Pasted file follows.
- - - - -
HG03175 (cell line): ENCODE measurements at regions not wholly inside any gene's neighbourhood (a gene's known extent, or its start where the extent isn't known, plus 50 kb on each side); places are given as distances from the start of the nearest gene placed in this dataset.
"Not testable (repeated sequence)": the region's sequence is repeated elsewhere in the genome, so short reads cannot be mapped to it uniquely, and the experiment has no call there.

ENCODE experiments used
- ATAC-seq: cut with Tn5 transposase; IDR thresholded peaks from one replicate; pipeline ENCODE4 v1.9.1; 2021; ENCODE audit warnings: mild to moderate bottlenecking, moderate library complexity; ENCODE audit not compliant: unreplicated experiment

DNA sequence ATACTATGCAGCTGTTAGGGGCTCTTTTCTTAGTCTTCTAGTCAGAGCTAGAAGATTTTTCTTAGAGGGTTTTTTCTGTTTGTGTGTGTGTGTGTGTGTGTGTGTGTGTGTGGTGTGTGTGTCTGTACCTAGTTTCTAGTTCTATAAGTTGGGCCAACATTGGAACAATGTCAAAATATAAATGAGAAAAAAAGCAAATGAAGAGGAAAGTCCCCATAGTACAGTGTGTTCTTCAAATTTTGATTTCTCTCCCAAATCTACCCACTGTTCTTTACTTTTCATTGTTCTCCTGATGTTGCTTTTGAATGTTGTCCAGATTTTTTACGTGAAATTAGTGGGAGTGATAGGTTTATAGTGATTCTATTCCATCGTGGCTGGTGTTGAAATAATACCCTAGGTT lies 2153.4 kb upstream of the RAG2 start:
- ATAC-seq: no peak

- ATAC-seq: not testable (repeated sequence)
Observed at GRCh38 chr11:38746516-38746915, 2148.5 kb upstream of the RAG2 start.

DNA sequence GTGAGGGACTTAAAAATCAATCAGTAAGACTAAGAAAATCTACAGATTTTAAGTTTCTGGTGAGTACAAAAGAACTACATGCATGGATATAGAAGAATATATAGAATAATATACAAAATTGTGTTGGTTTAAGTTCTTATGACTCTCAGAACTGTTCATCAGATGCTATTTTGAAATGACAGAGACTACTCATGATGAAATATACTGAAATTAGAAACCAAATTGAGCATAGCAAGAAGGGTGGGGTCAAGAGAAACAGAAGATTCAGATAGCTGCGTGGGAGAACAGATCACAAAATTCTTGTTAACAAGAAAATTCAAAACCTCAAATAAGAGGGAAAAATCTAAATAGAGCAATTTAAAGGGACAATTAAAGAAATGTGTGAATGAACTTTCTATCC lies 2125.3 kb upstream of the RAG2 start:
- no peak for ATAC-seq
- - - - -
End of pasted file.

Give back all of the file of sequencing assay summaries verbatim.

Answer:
HG03175 (cell line): ENCODE measurements at regions not wholly inside any gene's neighbourhood (a gene's known extent, or its start where the extent isn't known, plus 50 kb on each side); places are given as distances from the start of the nearest gene placed in this dataset.
"Not testable (repeated sequence)": the region's sequence is repeated elsewhere in the genome, so short reads cannot be mapped to it uniquely, and the experiment has no call there.

ENCODE experiments used
- ATAC-seq: cut with Tn5 transposase; IDR thresholded peaks from one replicate; pipeline ENCODE4 v1.9.1; 2021; ENCODE audit warnings: mild to moderate bottlenecking, moderate library complexity; ENCODE audit not compliant: unreplicated experiment

DNA sequence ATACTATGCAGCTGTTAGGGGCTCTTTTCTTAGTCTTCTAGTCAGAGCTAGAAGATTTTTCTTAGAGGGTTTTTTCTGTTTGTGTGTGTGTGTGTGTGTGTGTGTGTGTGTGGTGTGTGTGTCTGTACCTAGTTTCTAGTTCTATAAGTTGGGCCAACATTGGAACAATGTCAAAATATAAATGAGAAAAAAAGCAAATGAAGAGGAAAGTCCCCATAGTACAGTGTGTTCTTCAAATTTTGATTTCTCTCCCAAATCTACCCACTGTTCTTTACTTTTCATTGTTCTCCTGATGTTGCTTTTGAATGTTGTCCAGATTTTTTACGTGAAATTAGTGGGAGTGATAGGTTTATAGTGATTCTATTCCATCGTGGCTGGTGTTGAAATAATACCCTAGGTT lies 2153.4 kb upstream of the RAG2 start:
- ATAC-seq: no peak

- ATAC-seq: not testable (repeated sequence)
Observed at GRCh38 chr11:38746516-38746915, 2148.5 kb upstream of the RAG2 start.

DNA sequence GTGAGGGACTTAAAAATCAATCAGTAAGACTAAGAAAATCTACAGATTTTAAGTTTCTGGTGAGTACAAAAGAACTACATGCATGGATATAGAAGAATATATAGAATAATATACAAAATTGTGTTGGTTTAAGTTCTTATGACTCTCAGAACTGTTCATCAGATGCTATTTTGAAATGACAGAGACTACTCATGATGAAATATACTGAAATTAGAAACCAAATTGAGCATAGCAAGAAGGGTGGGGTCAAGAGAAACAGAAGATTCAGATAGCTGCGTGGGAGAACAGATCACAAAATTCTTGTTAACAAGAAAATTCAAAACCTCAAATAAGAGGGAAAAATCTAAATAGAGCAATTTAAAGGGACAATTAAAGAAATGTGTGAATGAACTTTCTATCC lies 2125.3 kb upstream of the RAG2 start:
- no peak for ATAC-seq